The Middle East Crisis: What United States Intervention in Syria could mean for Iran

Despite all of the recent struggles with the Syrian regime allegedly using chemical weapons on its own citizens, the real United States focus in the Middle East remains Iran.

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Nuclear weapons proliferation continues to be a mainstay topic for the United Nations Security Council. In particular, Iran’s nuclear program is the current large discussion point. The West argues that Iran has goals of using their nuclear program to develop nuclear weapons while Iran asserts that their nuclear program is strictly for civilian purposes.

In a 2013 article published by Reuters, the author asserts the point that despite all of the recent struggles with the Syrian regime allegedly using chemical weapons on its own citizens, the real United States focus in the Middle East remains Iran. The Atomic Energy Agency has said that Iran is set to “test about 1,000 advanced uranium enrichment centrifuges it has completed installing.” This means Iran will be that much closer to developing a nuclear weapon. The author states that America’s next step in Syria is critical to United States and Iranian relations. By setting a red line back in August 2013, President Obama may have made any red line with Iran more blurry. Obama then sending the decision to Congress may have made the situation more confusing since his red line had been crossed yet he is seeking international help in diffusing the situations yet is not receiving any. There is less pessimism than normal for upcoming summits with Iranian leadership because the people there have recently elected a centrist President that is far from the likes of the hard-line Ahmadinejad. The new President aims to patch up relations with the West in hopes to reduce economic sanctions that are stifling the nation’s economy. In the end though, the buck stops with the Ayatollah.

The crossing of the Obama’s red line in Syria and his lack of immediate response may embolden the likes of the Iranians if any future red line is set for their nuclear weapons program. Any United States involvement in Syria will set the tone for nuclear talks with Iran. If Iran is able to construct and successfully test a nuclear weapon, the entire dynamic of the Middle East will change. Sworn enemies of United States ally Israel, Iran’s previous President Ahmadinejad had publicly called for the annihilation of Israel. While the new President’s goals appear to be to patch up the nation’s relationship with the West in hopes of reducing sanctions to help their economy, no one can know for sure while the Ayatollah remains the supreme leader of Iran. Any action in Syria is critical to what Iran does in its talks with the United States and whether or not it does acquire a nuclear weapon (Edit: Nuclear talks between Iran and the United States resulted in an agreement, albeit, it is a very touchy political subject in the United States). While all of the talk is on the present situation in Syria, Iran is being overlooked as they come ever closer to being able to develop a nuclear weapon.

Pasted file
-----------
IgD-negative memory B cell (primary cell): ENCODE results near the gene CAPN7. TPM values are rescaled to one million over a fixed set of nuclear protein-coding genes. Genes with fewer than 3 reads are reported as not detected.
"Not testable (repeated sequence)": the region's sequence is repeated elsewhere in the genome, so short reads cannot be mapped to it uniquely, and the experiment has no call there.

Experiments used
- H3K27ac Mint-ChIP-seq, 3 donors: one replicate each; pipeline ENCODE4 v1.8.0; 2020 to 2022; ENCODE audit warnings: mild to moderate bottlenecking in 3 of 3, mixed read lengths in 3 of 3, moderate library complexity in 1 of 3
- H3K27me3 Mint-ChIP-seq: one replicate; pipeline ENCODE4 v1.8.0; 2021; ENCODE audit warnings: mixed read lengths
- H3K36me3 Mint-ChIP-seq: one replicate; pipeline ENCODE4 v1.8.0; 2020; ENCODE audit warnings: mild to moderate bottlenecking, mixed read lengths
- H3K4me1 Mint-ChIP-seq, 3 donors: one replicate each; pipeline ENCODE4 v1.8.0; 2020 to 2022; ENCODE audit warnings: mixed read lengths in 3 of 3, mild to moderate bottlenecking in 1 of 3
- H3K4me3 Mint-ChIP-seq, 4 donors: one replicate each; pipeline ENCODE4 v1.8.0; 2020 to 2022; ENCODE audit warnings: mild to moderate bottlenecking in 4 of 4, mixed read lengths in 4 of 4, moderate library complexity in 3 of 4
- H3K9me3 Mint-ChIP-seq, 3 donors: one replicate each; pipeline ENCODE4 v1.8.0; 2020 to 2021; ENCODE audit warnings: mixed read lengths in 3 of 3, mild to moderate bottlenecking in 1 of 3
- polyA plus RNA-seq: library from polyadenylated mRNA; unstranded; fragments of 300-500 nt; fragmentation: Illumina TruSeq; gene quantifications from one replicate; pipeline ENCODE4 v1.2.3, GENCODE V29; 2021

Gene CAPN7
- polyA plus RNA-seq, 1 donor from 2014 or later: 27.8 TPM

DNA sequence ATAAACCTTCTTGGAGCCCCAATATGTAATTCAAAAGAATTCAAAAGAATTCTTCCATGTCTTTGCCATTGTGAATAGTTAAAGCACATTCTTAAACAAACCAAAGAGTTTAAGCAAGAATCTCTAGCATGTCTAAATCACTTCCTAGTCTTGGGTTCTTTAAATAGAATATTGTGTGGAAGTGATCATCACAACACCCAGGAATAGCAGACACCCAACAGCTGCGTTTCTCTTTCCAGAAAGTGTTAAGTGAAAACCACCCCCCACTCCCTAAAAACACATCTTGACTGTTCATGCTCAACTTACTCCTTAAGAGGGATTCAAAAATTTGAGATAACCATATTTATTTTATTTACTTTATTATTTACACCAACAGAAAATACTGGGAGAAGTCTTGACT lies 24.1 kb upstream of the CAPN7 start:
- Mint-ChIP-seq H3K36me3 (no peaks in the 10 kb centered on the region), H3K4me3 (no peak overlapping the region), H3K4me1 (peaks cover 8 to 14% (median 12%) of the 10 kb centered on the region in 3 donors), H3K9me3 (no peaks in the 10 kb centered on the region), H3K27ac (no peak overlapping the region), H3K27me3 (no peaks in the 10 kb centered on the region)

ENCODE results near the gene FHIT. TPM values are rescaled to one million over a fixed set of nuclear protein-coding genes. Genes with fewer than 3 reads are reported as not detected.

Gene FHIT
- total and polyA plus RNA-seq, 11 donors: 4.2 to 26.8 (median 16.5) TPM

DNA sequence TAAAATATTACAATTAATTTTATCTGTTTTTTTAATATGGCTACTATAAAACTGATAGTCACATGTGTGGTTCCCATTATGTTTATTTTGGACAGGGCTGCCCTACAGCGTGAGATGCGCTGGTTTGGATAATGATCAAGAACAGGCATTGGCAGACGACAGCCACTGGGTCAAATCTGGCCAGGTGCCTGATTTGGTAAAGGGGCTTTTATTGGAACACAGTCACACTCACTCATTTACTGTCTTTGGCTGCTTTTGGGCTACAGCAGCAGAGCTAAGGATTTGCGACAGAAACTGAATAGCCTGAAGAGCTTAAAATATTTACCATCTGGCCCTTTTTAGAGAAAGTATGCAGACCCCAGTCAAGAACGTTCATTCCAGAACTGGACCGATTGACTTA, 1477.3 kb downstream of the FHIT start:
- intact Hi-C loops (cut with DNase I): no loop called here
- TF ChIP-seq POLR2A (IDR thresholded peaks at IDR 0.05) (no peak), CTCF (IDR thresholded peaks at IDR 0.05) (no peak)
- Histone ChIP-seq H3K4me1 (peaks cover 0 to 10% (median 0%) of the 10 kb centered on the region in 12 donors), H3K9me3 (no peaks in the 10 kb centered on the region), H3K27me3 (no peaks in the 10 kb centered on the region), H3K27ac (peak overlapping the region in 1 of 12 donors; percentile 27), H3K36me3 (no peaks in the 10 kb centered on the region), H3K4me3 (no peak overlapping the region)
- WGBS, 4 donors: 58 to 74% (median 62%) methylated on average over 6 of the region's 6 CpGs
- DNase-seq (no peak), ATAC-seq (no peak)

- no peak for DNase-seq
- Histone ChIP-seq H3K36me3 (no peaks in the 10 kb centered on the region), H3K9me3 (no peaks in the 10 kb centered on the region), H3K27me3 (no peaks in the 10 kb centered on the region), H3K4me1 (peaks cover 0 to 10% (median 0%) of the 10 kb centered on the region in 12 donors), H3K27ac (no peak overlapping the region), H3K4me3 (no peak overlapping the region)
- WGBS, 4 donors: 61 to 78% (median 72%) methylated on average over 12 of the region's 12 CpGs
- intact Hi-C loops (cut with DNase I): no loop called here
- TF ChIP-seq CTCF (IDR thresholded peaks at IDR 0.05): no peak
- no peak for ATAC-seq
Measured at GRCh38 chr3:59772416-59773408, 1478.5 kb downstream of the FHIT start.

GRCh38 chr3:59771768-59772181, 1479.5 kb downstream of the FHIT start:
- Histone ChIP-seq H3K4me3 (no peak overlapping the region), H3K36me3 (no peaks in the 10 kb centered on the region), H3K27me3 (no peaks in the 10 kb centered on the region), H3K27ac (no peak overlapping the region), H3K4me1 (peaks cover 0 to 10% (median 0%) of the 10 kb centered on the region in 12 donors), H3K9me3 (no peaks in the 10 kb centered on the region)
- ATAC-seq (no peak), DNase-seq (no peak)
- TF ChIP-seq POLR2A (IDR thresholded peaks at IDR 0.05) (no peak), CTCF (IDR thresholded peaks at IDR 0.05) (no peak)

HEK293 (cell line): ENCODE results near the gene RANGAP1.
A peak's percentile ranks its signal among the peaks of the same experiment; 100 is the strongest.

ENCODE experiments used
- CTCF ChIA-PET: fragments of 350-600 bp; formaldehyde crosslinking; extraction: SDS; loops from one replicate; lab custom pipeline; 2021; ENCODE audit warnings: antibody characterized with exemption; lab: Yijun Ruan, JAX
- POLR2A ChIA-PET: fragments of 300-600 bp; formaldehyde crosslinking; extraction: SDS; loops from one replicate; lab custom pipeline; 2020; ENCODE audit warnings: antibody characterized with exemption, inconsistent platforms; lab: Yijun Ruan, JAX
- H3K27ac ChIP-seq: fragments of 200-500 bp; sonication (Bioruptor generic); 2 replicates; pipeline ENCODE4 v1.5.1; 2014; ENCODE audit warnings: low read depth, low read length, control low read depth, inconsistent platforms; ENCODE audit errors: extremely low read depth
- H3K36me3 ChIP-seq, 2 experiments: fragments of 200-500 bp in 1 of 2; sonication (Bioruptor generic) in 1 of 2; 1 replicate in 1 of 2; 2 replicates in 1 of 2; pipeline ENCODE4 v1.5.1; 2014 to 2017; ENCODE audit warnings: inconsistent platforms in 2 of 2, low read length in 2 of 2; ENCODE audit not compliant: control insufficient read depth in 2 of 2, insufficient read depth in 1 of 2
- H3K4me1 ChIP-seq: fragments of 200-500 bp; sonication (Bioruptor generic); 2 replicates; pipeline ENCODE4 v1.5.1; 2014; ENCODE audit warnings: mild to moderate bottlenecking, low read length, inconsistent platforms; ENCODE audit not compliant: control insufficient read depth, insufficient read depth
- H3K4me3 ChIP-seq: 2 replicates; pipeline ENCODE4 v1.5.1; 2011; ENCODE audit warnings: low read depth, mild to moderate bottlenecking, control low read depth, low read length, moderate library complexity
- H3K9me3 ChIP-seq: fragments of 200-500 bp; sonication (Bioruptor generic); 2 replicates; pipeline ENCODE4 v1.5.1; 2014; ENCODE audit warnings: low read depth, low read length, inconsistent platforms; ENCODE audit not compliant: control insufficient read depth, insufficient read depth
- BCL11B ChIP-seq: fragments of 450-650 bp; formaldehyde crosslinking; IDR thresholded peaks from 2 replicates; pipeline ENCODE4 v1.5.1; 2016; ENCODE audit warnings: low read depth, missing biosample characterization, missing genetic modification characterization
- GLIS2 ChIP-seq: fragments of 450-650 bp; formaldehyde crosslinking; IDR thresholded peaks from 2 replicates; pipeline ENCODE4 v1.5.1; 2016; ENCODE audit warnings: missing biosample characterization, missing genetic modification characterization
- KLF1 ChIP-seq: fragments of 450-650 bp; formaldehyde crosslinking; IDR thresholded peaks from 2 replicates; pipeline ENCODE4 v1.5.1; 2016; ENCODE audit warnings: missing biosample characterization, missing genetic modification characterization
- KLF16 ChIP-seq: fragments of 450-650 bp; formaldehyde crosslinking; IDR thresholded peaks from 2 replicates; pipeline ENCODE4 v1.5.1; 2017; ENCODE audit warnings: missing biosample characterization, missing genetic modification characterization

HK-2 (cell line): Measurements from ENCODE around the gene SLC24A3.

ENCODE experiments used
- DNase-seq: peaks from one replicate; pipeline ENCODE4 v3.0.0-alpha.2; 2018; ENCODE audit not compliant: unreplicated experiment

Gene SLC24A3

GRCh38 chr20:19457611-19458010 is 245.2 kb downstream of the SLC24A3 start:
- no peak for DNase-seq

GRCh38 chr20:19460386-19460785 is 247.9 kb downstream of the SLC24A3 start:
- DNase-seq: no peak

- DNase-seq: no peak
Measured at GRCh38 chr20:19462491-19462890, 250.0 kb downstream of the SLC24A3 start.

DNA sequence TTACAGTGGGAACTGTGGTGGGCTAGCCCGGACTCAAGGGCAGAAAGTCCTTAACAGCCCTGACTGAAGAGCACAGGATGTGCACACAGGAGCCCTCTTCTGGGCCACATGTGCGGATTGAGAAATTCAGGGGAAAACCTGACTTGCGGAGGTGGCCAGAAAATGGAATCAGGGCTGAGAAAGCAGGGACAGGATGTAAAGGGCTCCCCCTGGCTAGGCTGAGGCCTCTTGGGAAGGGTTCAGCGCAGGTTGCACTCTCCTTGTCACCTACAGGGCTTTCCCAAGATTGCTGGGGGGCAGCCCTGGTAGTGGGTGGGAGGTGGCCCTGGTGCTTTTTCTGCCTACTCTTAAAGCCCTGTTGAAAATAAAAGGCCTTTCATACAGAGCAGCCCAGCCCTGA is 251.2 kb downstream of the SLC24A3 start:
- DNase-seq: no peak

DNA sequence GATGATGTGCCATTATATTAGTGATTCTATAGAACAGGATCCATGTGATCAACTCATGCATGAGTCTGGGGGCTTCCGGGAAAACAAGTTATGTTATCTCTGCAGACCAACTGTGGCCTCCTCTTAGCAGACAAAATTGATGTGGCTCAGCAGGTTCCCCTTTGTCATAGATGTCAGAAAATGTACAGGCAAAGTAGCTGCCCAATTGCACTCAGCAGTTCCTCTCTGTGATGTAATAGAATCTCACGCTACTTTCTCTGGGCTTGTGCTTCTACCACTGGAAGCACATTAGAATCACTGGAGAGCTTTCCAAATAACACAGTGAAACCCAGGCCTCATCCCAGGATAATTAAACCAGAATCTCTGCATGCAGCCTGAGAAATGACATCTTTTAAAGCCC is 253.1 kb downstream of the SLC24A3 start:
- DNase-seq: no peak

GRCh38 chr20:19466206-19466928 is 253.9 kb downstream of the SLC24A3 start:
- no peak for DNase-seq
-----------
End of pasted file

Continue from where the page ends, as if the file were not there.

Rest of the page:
In the end, while all eyes are on the crisis in Syria, Iran’s capacity to develop a nuclear weapon is increasing everyday leading up to renewed meetings with the West. Their new President looks to ease tensions to decrease stifling economic sanctions but their hard-line Ayatollah may stay the course of Ahmadinejad and not back down from their nuclear program. Obama’s red line for Syria had huge implications for what will happen with Iran. If he backs down, it could make the United States appear weak but if he were to strike Syria, it may embolden Iran and other nations in the Middle East to retaliate on the United States. If Iran develops a nuclear weapon, the dynamic of the Middle East will change greatly as they will be one of the only nations in the region with nukes aside from Israel, India, and Pakistan. If they develop a nuclear weapon, the West will have a very hard time maintaining stability in the region and keeping Israel safe, in addition to the difficulty with the oil trade. Historically speaking, Iran has never had a healthy relationship with the United States, and developing a nuclear weapon would only increase tensions. That is why what the United States chooses to do in Syria is critical to what will happen with Iran’s nuclear program.

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